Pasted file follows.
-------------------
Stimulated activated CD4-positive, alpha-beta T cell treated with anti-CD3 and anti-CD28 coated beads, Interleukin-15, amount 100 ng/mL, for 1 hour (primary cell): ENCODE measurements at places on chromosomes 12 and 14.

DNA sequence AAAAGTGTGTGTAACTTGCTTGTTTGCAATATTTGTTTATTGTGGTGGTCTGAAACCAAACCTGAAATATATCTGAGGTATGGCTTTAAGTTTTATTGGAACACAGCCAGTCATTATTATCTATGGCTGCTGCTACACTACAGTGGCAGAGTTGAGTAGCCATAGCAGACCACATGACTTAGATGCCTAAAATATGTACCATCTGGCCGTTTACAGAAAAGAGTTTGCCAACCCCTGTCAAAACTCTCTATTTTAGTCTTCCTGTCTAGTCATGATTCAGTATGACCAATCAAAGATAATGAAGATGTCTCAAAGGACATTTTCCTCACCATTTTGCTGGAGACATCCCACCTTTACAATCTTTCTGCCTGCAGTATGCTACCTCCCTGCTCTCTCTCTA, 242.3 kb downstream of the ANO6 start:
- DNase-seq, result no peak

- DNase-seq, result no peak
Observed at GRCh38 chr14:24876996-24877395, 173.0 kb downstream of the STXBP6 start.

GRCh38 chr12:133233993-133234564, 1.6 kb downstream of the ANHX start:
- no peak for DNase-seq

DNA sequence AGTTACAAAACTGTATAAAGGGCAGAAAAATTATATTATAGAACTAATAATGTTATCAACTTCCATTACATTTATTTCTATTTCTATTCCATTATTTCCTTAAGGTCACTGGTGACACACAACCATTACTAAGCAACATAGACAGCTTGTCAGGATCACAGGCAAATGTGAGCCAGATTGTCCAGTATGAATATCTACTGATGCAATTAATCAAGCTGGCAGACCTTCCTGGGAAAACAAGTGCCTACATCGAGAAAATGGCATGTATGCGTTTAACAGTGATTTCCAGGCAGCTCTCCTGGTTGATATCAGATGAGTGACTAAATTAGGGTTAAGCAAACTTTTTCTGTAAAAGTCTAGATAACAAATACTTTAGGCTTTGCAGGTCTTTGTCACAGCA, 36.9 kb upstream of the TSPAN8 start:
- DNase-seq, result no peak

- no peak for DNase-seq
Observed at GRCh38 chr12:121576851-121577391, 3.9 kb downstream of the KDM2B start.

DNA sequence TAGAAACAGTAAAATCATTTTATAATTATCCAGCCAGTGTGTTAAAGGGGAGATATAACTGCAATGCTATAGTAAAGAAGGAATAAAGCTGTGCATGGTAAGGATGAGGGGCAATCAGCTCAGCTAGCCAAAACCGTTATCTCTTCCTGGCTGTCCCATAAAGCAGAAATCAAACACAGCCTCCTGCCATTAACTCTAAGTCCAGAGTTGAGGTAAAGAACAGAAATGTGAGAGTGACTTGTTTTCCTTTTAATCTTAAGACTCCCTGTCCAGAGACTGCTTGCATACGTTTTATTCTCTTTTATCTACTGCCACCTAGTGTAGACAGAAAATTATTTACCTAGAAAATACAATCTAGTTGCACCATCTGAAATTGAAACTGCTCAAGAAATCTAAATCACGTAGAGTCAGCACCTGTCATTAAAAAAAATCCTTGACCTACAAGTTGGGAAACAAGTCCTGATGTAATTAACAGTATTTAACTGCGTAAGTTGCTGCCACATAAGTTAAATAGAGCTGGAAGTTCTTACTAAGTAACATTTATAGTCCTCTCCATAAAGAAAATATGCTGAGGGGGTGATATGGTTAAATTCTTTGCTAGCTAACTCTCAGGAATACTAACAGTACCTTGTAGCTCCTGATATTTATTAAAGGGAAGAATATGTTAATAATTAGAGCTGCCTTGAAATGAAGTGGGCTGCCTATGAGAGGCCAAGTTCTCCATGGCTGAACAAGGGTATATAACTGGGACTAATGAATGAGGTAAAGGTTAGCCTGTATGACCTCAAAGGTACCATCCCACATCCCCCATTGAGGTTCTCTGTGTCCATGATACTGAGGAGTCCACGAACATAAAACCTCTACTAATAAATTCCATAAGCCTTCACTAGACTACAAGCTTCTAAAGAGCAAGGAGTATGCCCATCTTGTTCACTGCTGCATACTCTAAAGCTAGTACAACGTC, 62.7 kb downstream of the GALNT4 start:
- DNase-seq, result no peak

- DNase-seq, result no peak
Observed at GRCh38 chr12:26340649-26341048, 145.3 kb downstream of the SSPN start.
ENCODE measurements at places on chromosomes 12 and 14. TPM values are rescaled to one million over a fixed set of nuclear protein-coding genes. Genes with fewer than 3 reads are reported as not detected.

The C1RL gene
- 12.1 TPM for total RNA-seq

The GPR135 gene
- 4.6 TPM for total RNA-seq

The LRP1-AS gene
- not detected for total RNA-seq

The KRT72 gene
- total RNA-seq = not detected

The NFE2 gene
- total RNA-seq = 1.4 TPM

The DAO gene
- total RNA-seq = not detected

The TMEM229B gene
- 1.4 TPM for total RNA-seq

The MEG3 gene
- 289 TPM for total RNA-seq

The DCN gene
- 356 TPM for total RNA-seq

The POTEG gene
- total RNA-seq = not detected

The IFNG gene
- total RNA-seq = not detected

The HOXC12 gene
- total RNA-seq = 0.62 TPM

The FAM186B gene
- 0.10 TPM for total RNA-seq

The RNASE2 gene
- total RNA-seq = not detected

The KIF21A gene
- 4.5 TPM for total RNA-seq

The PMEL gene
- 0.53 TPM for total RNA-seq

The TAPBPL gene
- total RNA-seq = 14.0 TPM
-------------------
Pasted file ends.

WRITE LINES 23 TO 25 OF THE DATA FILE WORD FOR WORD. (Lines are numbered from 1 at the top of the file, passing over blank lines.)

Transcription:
The KRT72 gene
- total RNA-seq = not detected

The NFE2 gene